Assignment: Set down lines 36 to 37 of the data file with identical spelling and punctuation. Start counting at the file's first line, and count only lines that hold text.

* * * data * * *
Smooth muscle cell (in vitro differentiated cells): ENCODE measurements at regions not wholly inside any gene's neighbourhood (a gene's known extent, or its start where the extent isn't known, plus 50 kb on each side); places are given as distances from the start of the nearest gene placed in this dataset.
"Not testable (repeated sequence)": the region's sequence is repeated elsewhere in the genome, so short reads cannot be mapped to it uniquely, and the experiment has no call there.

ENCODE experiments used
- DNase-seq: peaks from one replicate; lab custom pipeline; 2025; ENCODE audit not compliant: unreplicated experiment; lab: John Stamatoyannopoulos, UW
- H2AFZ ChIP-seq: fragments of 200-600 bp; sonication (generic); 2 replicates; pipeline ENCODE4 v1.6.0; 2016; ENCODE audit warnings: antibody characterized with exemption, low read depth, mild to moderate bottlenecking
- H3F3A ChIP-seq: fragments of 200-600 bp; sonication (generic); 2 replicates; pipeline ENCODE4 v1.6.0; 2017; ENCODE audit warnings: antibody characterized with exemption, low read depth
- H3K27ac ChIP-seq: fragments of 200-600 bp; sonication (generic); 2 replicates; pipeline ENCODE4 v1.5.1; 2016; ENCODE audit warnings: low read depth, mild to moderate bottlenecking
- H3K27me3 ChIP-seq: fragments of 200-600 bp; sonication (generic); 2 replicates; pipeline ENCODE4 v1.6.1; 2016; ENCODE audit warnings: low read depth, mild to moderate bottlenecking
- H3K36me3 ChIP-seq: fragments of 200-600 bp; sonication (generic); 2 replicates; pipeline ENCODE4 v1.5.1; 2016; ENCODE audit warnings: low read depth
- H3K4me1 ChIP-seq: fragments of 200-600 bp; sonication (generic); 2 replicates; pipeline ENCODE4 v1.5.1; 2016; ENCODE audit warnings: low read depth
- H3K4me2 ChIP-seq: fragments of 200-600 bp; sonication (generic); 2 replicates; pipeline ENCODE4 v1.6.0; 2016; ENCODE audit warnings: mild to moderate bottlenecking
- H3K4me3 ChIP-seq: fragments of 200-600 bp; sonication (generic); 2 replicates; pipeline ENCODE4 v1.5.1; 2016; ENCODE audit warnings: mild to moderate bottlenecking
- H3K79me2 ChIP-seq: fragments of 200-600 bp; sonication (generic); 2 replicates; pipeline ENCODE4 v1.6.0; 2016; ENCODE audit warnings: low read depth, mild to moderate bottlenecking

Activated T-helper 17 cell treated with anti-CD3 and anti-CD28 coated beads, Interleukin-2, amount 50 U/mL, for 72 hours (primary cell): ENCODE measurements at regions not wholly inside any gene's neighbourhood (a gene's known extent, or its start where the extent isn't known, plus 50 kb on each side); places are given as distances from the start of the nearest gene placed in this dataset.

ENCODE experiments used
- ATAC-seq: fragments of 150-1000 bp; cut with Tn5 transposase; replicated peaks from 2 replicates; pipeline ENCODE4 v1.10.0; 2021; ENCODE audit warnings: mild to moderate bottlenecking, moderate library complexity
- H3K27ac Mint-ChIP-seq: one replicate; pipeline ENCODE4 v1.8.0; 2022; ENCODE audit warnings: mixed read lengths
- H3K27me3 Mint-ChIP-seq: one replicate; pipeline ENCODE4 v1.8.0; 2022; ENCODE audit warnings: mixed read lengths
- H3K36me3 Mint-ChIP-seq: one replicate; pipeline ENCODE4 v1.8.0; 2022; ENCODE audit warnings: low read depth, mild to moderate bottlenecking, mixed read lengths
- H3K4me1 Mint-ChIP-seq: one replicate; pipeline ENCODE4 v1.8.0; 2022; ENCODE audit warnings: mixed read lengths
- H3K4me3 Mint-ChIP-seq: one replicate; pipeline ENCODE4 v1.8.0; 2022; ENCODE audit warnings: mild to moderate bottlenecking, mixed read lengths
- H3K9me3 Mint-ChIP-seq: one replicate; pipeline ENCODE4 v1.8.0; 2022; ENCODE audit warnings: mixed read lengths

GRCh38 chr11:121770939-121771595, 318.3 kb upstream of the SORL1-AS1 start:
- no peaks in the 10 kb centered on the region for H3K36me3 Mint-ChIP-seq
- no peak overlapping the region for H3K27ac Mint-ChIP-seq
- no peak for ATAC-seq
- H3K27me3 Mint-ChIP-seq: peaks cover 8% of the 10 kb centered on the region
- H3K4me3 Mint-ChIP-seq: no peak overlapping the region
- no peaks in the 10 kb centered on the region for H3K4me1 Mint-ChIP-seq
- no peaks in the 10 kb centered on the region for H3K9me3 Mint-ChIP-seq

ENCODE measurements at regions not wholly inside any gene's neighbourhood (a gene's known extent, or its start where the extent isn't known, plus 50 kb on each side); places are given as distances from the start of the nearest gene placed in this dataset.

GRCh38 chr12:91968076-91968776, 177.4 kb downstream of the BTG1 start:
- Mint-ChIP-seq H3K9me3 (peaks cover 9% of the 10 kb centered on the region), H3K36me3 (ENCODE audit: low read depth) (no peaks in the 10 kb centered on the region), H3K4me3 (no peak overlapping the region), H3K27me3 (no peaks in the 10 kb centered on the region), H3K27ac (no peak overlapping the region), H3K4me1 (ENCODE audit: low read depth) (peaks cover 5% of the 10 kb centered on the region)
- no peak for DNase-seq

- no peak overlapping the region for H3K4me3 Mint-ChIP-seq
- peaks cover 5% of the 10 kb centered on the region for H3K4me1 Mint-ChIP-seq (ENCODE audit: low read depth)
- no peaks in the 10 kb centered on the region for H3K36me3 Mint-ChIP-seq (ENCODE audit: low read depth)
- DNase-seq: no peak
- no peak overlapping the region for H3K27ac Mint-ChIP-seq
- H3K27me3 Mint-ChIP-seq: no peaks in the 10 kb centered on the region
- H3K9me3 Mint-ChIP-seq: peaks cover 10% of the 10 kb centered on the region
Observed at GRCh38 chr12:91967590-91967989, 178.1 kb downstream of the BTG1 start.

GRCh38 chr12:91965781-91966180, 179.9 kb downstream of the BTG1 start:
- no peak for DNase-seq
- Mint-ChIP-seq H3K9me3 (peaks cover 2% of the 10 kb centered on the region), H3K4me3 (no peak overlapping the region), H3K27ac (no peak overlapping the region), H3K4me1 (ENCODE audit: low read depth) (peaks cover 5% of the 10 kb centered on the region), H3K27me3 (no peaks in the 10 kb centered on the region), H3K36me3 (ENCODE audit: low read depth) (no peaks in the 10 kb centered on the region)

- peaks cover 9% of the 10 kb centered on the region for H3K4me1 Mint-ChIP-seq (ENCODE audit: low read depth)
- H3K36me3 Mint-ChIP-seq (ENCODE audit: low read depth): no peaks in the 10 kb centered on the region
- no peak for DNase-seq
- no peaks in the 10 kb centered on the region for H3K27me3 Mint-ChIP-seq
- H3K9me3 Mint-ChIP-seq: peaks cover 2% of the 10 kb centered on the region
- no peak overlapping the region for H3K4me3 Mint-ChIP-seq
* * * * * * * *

- peaks cover 5% of the 10 kb centered on the region for H3K4me1 Mint-ChIP-seq (ENCODE audit: low read depth)
- no peaks in the 10 kb centered on the region for H3K36me3 Mint-ChIP-seq (ENCODE audit: low read depth)